You only explore your proposal 3dimensionally (3d section, perspective view etc), do you trust these are more effective in conveying the proposal rather than a atypical plan/section?

The type of drawings used in any design project depend on the concept and meaning the design wants to convey. Typical plans and sections show pragmatic requirements such as functional relations and dimensions. They also show design composition and underlying geometry. Never the less, they are 2D drawings that do not show spatial qualities and character.

My design is about 3D and 4D spaces, accordingly, I used sectional perspectives because they simultaneously render plan, section, and elevation, thus collapsing the vertical and horizontal, expressing space and allowing the apprehension of the underlying complexity of my design. Perspectives reflect the perceptual-aesthetic qualities of the design. They further reflect intended human experience and the mood I want to create inside my project.

Is the Tree of Life an approach/mechanism which can be used and adopted in any major city or is it specific to Jordan and if so in what way?

The tree of life is a concept is sacred to most cultures. The tree of life connects three worlds; it soars upward beyond the undefinable, plunges deep down touching the subconscious, while standing erect on the ground of reality.

The use of the tree of life in my design is thri-fold: it was generically used to refer to the simultaneous connection between the past present and future; between the physical and abstract; , and between the synchronic and diachronic changes that take place currently in the economic, social, and cultural fabric of Jordan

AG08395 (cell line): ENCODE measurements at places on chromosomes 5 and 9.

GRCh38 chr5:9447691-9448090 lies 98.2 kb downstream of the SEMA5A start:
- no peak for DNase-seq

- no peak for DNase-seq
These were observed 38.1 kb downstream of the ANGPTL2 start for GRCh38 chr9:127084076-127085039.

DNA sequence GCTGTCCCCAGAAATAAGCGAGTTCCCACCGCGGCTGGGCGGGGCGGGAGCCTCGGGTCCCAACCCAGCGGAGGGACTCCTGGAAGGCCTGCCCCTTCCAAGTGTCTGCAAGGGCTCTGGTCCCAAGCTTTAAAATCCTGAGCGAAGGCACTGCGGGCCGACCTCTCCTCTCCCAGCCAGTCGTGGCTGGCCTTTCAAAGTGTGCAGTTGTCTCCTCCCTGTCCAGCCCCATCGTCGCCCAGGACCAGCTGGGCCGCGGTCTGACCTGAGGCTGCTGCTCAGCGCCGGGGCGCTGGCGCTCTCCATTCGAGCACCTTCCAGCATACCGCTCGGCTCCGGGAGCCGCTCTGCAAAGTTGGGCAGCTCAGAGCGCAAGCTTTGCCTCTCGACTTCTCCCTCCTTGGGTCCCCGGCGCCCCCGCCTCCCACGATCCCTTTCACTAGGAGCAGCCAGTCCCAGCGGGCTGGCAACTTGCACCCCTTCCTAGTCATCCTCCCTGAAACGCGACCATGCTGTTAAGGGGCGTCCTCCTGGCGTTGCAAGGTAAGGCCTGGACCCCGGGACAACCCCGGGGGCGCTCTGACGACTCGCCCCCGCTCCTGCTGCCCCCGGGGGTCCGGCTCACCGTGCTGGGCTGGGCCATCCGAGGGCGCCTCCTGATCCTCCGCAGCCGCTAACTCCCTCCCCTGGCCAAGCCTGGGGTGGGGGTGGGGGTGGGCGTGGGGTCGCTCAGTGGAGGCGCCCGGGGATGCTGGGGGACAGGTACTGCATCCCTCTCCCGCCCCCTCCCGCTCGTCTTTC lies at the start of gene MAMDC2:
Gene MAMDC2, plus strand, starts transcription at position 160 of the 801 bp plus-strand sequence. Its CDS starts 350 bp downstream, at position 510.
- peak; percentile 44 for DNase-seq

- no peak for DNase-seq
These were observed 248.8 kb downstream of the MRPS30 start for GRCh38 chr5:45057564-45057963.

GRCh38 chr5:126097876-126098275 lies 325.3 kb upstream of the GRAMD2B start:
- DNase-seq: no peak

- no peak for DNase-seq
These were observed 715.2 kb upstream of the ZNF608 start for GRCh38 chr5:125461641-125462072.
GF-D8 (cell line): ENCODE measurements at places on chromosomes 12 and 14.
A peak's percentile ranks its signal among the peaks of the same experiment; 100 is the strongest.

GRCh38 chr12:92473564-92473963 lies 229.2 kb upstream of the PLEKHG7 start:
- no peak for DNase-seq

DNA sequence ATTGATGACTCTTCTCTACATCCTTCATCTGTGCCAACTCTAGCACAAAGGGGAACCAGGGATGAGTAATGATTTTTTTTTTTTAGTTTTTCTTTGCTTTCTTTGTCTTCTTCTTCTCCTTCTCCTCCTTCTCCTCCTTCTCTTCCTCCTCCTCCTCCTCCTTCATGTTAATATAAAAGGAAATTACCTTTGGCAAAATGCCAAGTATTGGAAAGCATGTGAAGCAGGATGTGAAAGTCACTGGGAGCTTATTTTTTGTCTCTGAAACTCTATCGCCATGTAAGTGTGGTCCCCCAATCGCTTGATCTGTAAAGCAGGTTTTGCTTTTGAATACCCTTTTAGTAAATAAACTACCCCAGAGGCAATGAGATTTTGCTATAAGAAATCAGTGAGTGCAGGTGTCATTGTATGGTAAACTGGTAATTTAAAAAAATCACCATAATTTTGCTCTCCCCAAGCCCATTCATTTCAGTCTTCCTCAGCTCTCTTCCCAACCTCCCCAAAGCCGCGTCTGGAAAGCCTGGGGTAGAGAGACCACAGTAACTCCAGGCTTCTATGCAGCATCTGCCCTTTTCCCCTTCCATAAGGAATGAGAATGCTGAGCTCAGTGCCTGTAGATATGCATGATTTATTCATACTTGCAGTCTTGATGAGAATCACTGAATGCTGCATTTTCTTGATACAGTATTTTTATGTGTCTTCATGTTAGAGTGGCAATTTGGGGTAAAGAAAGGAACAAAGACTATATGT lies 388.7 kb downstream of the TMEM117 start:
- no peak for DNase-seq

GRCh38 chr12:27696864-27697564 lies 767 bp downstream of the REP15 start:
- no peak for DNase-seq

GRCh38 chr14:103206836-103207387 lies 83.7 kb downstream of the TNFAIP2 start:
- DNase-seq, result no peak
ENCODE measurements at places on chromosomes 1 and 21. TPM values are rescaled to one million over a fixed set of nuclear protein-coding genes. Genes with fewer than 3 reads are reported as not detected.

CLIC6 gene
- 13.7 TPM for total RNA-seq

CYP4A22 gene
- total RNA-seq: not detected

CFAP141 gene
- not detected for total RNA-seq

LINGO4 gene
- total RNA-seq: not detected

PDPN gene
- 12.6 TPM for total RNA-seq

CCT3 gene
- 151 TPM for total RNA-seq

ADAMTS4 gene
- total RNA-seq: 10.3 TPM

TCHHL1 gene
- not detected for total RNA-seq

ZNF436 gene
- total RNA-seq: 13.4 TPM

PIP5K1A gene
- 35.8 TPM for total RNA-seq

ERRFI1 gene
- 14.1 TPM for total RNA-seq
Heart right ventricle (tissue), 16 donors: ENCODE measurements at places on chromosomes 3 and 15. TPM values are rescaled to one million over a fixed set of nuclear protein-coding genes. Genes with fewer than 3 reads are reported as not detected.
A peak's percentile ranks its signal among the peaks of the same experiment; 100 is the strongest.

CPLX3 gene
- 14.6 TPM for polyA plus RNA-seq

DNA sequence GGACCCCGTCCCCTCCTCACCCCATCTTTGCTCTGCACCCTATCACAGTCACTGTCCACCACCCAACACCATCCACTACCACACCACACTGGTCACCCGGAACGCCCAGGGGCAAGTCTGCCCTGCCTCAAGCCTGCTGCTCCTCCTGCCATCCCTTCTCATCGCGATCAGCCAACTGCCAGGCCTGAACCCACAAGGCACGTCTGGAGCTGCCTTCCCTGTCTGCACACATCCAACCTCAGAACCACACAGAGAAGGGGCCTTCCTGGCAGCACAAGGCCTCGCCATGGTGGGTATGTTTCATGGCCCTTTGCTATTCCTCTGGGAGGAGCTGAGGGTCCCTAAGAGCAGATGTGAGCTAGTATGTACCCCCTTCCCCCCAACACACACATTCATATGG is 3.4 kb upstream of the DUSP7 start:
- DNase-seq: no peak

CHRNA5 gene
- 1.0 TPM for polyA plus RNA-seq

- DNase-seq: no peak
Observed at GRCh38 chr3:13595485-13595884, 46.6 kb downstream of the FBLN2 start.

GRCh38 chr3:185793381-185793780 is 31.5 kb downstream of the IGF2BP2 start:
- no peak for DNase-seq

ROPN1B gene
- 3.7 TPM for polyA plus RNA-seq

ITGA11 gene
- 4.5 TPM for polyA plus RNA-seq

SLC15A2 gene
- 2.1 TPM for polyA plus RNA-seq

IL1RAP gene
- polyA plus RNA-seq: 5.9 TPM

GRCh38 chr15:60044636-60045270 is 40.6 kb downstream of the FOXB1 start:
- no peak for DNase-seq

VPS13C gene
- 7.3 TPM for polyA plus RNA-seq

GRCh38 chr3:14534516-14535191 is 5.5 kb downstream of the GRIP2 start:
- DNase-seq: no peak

But most importantly, it was used as a direct metaphor to how trees actually work in nature; as an organism that holds nature in balance by its intakes and releases e.g. Co2 and O2. In the case of my design, Obtaining the Beryllium signifies the most important aspect of the project: in a country characterized by the scarcity of natural resources and severe shortage of water like Jordan, the tree of life provides the opportunity to make use of the few valuable resources: water collection and purification, and the extraction of heavy metals from underground and rain water. A pilot treatment plant purifies water through several stages: Solids such as leaves and soil are removed through specially-prepared layers of sand and gravel called filter beds. The water is then passed through a fine filter, such as carbon granules, to remove very small particles. The water is then passed into a sedimentation tank. Heavy metal contaminants (silver, zinc, etc.) are extracted through high intensity ultrasound waves produced via ultrasonic transducers. Heavy metals are then collected for further treatment. Beryllium is gathered and pumped into treated packs with nano batteries.